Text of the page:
Top Undervalued Companies

Going through major Chinese ETF holdings, we can see that some companies play a prominent role in the makeup of numerous ETFs. Companies at the top include Alibaba, Tencent, Baidu, JD.com, Meituan, and others. For now, let's evaluate a few of these names, as they serve as rather strong proxies for the broader "Chinese segment" in my view.

1. Alibaba


BABA had declined by roughly 34% from peak to trough but, technically, the image looks much better now. Alibaba is trading above key support, $210-220, and it looks like the stock is building a W-shaped bottom. We're likely to see a move above $240 resistance next, and then towards $275 resistance after that.

Fundamentally, Alibaba is trading at fewer than 20 times fiscal 2022 EPS estimates ($11.94 per share). Alibaba is concluding fiscal 2021 at the end of this month, so fiscal 2022 is just days away. Fewer than 20 times expected earnings, coupled with a revenue growth rate of 30-40% is extremely cheap. Even as growth likely falls to 20-25% in future years, Alibaba looks extremely undervalued here. I suspect shares could be trading at around $325-375 in about 12-18 months from now. Moreover, by fiscal 2026 Alibaba is expected to generate around $25 in EPS, and a modest 20 - 25 times EPS valuation puts the company's expected share price at roughly $500-625. This price range is likely achievable within about 3 years in my view.

2. Tencent


Tencent had declined by approximately 24% in the recent rout. Whereas Alibaba has been plagued by regulatory issues, Tencent has largely been spared from this. Thus, we see a smaller decline in share price, but still quite significant. Technically, we see that the stock had gotten quite oversold, as it got very close to its 200-day MA support, and the RSI nearly hit 30. Now we see that the full stochastic is starting to move upward, and is on the brink of breaking above the 20 level, implying a likely shift to a more positive technical momentum.

Fundamentally, Tencent is not as cheap as Alibaba, but again, that is because of the regulatory issues BABA faces. Nevertheless, Tencent is trading at only around 26 times estimated 2022 EPS, and is expected to grow revenues by around 20-30% going forward. Yes, this growth is likely to drop off to 15-20% in future years, but the company is very likely to become increasingly more profitable going forward as well. Overall, Tencent is also cheap, and it is unlikely that investors will find this kind of growth to value ratio in American or in other developed markets, especially when getting exposure to dominant, market leading juggernauts. Tencent could be trading at around $100-120 a year from now in my view (roughly 30-50% upside).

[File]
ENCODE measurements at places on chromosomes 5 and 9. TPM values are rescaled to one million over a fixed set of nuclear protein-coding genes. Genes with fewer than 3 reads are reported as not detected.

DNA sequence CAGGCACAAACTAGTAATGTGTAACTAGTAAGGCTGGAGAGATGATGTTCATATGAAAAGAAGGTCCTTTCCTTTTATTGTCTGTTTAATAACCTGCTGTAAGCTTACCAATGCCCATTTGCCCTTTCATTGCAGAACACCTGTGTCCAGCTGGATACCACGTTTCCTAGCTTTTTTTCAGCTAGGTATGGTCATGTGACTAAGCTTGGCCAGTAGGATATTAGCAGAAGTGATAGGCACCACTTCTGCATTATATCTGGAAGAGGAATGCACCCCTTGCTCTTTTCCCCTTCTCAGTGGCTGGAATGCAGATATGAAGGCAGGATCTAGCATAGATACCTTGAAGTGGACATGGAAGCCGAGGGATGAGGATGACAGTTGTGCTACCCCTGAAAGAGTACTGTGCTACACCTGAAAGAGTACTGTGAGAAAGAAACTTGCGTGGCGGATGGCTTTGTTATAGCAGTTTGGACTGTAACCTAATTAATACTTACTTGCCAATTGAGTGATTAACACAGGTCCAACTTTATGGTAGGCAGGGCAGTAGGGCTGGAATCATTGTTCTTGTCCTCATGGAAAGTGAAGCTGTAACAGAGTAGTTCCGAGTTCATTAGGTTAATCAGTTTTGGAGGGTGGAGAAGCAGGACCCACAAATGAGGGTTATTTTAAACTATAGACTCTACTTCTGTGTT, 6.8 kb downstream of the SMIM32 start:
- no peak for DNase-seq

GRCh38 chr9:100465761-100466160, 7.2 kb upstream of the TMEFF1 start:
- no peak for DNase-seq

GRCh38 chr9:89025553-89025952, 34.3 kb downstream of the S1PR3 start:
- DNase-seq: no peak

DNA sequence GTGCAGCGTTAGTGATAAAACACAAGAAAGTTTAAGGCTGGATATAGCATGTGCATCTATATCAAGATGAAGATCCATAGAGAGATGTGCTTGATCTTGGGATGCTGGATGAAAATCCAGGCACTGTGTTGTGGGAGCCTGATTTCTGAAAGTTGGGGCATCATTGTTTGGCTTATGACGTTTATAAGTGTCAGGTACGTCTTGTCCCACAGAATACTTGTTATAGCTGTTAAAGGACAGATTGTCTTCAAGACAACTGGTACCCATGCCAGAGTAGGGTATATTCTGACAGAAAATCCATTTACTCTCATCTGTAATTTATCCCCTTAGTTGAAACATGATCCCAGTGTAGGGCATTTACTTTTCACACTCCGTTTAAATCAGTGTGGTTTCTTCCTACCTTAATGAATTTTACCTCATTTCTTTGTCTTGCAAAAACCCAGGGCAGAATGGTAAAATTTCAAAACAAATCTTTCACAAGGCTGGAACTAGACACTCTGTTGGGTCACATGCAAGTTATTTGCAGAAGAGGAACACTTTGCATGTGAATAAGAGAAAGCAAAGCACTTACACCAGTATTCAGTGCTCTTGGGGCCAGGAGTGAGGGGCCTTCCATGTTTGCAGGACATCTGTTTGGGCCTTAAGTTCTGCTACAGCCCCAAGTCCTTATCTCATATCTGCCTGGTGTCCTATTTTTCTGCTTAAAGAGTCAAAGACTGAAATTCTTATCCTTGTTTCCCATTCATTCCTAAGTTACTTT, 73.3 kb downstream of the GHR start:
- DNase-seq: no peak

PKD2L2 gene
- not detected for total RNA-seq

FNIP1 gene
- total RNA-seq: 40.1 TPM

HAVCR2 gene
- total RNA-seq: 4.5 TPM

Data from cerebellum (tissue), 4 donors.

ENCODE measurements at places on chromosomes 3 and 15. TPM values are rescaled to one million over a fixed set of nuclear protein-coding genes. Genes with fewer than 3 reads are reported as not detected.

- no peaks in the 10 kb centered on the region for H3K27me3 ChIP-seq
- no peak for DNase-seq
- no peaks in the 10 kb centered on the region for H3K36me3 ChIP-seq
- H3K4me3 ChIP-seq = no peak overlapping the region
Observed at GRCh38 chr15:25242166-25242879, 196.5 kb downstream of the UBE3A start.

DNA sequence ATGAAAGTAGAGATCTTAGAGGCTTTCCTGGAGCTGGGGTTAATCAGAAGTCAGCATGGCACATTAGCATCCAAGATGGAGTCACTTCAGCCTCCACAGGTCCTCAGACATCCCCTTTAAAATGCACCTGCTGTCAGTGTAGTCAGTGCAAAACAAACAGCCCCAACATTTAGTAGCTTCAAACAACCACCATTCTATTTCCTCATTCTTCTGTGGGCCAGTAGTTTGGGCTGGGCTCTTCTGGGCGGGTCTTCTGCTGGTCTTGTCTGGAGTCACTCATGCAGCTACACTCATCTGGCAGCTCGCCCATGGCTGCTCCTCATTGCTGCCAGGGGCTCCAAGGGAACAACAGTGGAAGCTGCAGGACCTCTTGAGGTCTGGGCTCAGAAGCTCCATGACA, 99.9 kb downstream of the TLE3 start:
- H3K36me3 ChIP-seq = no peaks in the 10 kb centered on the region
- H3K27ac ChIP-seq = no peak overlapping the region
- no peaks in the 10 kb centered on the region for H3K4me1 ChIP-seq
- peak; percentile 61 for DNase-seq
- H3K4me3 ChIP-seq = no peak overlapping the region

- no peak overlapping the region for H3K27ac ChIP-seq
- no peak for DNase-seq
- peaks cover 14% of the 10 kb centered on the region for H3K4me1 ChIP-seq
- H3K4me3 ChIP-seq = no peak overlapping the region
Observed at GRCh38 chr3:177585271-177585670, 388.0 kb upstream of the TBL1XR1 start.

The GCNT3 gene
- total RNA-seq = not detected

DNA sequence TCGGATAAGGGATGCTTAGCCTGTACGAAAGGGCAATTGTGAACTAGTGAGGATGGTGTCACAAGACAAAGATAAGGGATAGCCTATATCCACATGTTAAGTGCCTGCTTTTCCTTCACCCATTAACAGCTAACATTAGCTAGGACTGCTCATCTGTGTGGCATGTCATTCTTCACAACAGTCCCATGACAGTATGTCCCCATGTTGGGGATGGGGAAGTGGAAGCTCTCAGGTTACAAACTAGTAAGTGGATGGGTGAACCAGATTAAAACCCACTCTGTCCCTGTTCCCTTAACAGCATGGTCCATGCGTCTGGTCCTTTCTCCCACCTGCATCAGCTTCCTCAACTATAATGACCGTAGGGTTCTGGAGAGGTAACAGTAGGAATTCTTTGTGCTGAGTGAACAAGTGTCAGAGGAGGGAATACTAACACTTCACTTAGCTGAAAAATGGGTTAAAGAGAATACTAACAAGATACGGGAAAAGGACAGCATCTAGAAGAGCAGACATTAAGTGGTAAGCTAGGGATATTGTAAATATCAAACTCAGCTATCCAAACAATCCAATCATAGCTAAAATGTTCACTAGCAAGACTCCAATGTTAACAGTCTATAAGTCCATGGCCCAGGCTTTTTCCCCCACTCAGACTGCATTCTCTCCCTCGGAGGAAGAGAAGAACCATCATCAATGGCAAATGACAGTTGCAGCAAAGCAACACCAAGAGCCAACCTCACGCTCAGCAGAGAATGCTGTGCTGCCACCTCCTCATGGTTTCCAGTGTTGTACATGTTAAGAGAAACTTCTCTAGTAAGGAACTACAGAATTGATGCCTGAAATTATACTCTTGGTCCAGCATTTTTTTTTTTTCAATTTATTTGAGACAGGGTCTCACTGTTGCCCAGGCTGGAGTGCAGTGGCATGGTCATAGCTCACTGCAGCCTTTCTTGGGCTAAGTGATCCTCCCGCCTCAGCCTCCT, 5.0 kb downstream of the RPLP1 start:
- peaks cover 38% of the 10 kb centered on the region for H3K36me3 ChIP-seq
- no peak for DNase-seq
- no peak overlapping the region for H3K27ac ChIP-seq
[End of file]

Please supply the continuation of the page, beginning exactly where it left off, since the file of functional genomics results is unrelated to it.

3. JD.com


JD had fallen hard, as the stock declined by roughly 30% from peak to trough in recent weeks. Now we see that the stock dipped below 200-day MA support, the RSI went below 30 briefly. Thus, we have the hallmarks of a badly oversold name here. In addition, we see the clear red candle several trading days ago, and the full stochastic starting to go above 20, implying that a bottom likely has occurred.

Fundamentally, the stock is trading at about 29 times consensus fiscal 2022 EPS estimates. However, there is a lot of growth in this name. In addition to 20-30% forward revenue growth projections, JD is expected to become notably more profitable. In fact, the company is expected to pull in around $6.66 in EPS in 2025. If we apply a modest 25-30 times EPS valuation here, we arrive at a likely stock price of around $167-200, possibly achievable within 2-3 years.

The Bottom Line: Don't Give up on China

There seems to be quite a bit of uncertainty surrounding Chinese names. In fact, selling had become somewhat indiscriminate in recent sessions, as certain companies came under extreme pressure due to forced selling and other variables. Now we see technical images improve essentially across the board in key Chinese equities and major ETFs. Moreover, after the recent rout, many stock valuations have come down notably, and major Chinese companies now represent some of the best growth/value plays in the market. Furthermore, concerns regarding various issues are likely to pass with time, and demand for quality Chinese companies should return. Therefore, companies such as Alibaba, Baidu, JD.com, and others, as well as key Chinese ETFs are likely to appreciate considerably going forward.

Disclosure: I am/we are long BABA, BIDU, NIO, CHIQ. I wrote this article myself, and it expresses my own opinions.

Disclaimer: This article expresses solely my opinions, is produced for ...